I have ran into people on the trails with mules and they LOVED them. One lady ran endurance on her mule...I think her name was Sugar! Nice well behaved mule. Saw a man on a mule up at Ebenezer last month. Again, great looking animal and well behaved.
We rode at Kisatchie National Forest last year and a Mr. Weber was riding a little 3 year old gaited mule. I rode with him twice that weekend and that little mule was THE BOMB. Calm cool and collected and of course tough as a boot!!
I just bought a mule,and I love her! Mules are very sure footed, and I would take my mule out into the mountains any day over my horse. Unlike horses, mule think over a situation rather than react. So it's very rare for a mule to spook, instead they will stop and think it over. You can't force a mule to do anything, you have to teach them and convince them it's a good idea. But mules are very willing and loyal to somebody that they trust. I hope this helps!
I work with 2 mules and personally, they aren't my favorites. It may have just been former training issues, but they're pushy and extremely stubborn. It can be very hard for us to do simple things with them, such as move them over in their stalls or pick up their feet if they don't want to do it.
They are definitely nice and slow and sure footed though. They don't have any "personal space" issues with other horses, aren't spooky, and are generally very safe.
Mules are great! My neighbors growing up had mules, some of which I rode and others I just worked with around the barn. The mare I leased from them even had a mule baby as her first. Just like horses, they all have their own personalities and things that they are better at. I have known mules who were very hot and hard to handle and ones that are very steady, but light and easy. As someone said already, they tend to stop and think about things if they are scared, rather than spook. Once they decide that it is safe they will continue on, but if they are really convinced that there is danger, you are not going to get them to budge. Luckily, they are smarter than horses so you can usually trust their judgment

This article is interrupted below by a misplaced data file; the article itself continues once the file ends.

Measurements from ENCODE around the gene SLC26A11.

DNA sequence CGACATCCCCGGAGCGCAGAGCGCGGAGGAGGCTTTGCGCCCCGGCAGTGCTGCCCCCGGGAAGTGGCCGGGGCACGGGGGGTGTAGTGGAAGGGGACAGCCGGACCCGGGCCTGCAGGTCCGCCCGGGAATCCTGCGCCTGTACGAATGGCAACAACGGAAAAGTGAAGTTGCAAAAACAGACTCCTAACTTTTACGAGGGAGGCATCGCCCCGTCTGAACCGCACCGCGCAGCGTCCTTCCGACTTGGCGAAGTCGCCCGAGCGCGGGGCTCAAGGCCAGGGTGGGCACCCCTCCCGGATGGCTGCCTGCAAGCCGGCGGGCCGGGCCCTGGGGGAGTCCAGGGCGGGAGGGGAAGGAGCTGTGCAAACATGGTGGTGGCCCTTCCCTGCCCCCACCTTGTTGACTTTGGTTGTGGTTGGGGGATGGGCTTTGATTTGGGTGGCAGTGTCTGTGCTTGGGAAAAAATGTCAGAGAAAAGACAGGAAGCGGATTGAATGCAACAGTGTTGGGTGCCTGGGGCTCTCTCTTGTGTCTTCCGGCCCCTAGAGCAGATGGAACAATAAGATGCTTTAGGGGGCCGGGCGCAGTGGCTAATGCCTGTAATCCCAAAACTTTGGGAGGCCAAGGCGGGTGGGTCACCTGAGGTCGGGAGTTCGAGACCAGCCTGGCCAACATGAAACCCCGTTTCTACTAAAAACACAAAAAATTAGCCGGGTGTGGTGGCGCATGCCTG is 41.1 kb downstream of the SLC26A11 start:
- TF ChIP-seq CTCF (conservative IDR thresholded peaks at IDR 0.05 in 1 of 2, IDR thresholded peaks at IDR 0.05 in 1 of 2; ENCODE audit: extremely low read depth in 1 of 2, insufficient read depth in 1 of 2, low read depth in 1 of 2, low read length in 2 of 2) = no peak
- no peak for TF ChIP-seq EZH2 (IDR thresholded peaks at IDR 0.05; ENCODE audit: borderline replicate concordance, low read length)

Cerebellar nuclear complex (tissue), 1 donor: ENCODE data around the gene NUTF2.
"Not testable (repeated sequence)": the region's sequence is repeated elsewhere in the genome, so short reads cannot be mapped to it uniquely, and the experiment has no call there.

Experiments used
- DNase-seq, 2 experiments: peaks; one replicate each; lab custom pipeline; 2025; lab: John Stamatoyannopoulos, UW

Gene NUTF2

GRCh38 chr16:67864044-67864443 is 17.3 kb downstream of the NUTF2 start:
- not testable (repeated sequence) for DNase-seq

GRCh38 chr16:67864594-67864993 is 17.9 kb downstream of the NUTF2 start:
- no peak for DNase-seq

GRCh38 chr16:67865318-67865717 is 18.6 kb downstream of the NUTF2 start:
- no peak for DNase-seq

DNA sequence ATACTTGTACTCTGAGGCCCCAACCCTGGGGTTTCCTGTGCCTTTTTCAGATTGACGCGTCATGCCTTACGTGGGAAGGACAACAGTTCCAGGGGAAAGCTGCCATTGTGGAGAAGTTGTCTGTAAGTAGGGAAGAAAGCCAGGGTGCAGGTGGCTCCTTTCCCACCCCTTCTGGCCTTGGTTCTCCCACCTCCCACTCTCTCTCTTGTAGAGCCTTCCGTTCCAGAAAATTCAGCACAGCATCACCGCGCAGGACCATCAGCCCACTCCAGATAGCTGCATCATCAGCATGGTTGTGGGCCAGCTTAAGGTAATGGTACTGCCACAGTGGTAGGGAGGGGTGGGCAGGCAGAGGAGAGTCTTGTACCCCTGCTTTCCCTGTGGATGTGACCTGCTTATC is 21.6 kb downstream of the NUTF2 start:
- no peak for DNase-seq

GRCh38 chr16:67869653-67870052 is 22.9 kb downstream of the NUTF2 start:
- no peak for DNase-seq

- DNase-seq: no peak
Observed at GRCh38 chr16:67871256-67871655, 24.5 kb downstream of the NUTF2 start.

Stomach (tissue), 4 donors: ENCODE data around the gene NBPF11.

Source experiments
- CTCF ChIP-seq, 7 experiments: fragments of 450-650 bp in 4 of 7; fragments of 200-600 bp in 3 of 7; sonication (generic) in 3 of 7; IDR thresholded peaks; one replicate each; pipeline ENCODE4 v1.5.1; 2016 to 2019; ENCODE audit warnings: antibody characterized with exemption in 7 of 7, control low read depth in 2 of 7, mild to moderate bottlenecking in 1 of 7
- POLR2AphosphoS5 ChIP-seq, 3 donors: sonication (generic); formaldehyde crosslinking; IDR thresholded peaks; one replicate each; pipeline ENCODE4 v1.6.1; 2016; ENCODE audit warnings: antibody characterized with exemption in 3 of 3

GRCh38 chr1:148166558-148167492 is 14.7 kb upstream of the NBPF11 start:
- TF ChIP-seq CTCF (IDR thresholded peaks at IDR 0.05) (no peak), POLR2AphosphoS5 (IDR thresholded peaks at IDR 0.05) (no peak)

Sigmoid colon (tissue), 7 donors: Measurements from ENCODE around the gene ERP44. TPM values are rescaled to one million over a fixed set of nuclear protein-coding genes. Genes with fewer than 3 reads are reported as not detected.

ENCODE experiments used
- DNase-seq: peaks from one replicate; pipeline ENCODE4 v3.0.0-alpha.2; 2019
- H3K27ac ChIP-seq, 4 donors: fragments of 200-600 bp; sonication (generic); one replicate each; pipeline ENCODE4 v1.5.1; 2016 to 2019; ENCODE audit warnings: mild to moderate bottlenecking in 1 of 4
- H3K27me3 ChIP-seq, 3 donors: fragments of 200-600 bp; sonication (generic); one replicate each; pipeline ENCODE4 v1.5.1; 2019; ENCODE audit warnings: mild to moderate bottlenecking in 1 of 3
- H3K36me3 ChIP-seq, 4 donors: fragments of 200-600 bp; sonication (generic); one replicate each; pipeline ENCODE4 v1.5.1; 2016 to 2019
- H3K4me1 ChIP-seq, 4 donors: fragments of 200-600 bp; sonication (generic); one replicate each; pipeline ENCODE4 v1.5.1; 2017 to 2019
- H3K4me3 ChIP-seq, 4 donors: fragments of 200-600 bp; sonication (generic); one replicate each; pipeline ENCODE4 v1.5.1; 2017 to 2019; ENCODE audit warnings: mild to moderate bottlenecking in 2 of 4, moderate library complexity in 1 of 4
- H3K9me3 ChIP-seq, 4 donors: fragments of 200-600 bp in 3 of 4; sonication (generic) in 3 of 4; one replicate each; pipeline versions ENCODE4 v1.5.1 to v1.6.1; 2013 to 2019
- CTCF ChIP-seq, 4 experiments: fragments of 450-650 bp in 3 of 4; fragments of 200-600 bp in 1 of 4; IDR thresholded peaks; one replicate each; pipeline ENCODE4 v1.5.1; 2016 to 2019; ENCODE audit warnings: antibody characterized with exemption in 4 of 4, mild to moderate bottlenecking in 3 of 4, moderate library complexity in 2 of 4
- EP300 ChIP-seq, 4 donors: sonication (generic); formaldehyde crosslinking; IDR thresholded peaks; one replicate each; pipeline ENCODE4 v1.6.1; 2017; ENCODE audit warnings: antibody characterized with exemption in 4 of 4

As far as riding differently, I haven't noticed much difference. I'm sure training is different, but one that is already trained generally responds to the same signals as a horse. I have heard that sometimes they cannot be trained to back however, but I think that depends on the mule.
This is me on one of my neighbor's mules back in high school. Rachel was my favorite mule to ride
I have ridden/helped train a grand total of 3 mules (one draft and 2 QH size). Once they are trained, they are some of the most trustworthy and reliable mounts to be found. Training them, however, can be quite an ordeal unless you've got a ton of experience with them.
If you want a mule, go out and find one that's broke. Once they get to that point, they are really no different than riding a horse as far as a willingness standpoint. Of course, saddle fitting is an issue because most mules have a donkey's flat back and a regular horse saddle will slip and slide all over the place, causing the need for a britchin or a crupper and sometimes a breast collar too.
Be warned though, a good riding mule will often cost 2-3 times as much as his equine counterpart with identical training/temperament, especially if mules are not common to your area.